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In this chapter we introduce the HPJava HPJava language, a programming language that extends Java for parallel programming on message passing systems -- from multiprocessor systems to workstation clusters.

HPJava owes much to High Performanace Fortran (HPF) [4]. Its model of data distribution is adapted directly from the HPF model. The heritage of HPF can be traced back to Fortran dialects that were implemented most successfully on SIMD and other tightly-coupled MPP architectures. While it was always a goal of the HPF designers that the language should be efficiently implementable on the more loosely coupled MIMD clusters that dominate today, the complexity of the language -- and notably the design goal of emulating exactly the semantics of a sequential Fortran program -- have made efficient implementation on today's architectures quite hard.

HPJava, in contrast, starts from the assumption that the target hardware is a set of interacting MIMD processors, and exposes that assumption explictly in its programming model. This greatly simplifies the task of the compiler, and increases the chance of obtaining efficient implementations on architectures including PC and workstation clusters. Instead of the HPF programming model, the language introduces a high-level structured SPMD programming style -- the HPspmd HPspmd model. A program written in this class of language explicitly coordinates well-defined process groups. These cooperate in a loosely synchronous manner, sharing logical threads of control. As in a conventional distributed-memory SPMD program, only a process owning a data item such as an array element is allowed to access the item directly. The language provides special constructs that allow programmers to meet this constraint conveniently.

Besides the normal variables of the sequential base language, the language model introduces classes of global variables that are stored collectively across process groups. Primarily, these are distributed arrays. They provide a global name space in the form of globally subscripted arrays, with assorted distribution patterns. This helps to relieve programmers of error-prone activities such as the local-to-global, global-to-local subscript translations which occur in data parallel applications.

In addition to special data types, the language provides special constructs to facilitate both data parallel and task parallel programming. Through these constructs different processors can work either simultaneously on globally addressed data, or independently to execute complex procedures on locally held data. The conversion between these phases is seamless.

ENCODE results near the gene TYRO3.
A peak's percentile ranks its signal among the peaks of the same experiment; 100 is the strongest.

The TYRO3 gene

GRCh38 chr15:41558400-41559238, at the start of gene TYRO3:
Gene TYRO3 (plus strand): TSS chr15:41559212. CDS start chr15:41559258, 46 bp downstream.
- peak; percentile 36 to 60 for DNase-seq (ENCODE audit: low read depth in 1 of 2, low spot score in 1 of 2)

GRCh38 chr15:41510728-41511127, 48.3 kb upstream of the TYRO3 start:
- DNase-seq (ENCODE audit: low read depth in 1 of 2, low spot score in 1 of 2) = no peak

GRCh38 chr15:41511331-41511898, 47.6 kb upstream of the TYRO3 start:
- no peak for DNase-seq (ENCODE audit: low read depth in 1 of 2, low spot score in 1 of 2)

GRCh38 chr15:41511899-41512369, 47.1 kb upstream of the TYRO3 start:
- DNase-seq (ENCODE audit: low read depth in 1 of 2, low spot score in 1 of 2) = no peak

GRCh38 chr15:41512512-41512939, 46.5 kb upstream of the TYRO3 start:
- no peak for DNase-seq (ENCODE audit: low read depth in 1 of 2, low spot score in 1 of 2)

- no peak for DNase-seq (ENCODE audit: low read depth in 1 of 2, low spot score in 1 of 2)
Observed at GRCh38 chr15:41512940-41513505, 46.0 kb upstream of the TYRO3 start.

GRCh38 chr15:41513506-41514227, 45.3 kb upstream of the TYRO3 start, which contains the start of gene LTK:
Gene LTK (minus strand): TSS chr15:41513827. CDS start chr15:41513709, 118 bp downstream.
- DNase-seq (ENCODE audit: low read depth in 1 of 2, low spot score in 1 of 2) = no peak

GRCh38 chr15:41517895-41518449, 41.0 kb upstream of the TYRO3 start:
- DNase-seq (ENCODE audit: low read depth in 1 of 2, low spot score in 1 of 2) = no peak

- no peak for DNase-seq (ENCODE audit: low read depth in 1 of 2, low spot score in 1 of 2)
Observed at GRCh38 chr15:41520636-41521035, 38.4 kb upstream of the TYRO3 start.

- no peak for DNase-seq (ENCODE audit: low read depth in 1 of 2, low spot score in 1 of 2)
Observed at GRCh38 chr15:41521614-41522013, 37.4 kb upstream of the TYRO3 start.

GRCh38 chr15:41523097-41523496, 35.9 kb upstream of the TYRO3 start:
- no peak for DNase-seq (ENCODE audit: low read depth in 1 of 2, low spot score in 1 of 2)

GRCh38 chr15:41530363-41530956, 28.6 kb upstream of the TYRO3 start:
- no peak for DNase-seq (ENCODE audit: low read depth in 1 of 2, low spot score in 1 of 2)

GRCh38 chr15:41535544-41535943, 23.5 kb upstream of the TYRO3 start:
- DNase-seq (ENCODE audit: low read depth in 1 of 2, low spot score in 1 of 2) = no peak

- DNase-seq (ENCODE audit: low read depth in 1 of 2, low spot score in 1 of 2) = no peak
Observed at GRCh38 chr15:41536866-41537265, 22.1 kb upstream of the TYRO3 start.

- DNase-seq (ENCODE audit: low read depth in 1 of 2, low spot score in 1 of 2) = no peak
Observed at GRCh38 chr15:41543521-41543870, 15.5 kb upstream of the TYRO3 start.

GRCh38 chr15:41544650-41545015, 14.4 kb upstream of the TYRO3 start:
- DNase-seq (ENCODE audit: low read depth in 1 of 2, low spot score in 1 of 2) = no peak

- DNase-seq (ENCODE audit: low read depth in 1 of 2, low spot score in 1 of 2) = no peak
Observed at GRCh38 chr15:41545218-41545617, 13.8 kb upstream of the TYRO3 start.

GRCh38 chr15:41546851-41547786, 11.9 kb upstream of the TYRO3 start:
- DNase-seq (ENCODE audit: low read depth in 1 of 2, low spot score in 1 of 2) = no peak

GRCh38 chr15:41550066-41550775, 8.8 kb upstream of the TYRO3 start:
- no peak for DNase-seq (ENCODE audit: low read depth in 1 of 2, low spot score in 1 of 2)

In the traditional SPMD mold, the language itself does not provide implicit data movement semantics. This greatly simplifies the task of the compiler, and should encourage programmers to use algorithms that exploit locality. Data on remote processors is accessed exclusively through explicit library calls. In particular, the initial HPJava implementation relies on a library of collective communication routines originally developed as part of an HPF run-time library. Other distributed-array-oriented communication libraries may be bound to the language later. Due to the explicit SPMD programming model, low level MPI communication is always available as a fallback. The language itself only provides basic concepts to organize data arrays and process groups. Different communication patterns are implemented as library functions. This allows the possibility that if a new communication pattern is needed, it is relatively easily integrated through new libraries.

In our earlier work on HPF compilation [10] the role of run-time support was emphasized. Difficulties in compiling HPF efficiently suggested to make the run-time communication library directly visible in the programming model. Since Java is a simple, elegant language, we are implementing our prototype based upon this language.

Section 1.2 reviews the HPspmd model in the context of the HPJava language. Section 1.3 describes the class library packages used in code generated by the HPJava translator, and thus exposes many of the implementation issues. Some examples of simple algorithms expressed in HPJava are given in Section 1.4. Then Section 1.5 discusses the rationale of various design decisions in the language. The status of the project and future goals are summarized in Sections 1.6 and 1.7.

next up previous contents index
Next: Java Language Binding Up: The HPspmd Model and Previous: The HPspmd Model and   Contents   Index
Bryan Carpenter 2002-07-11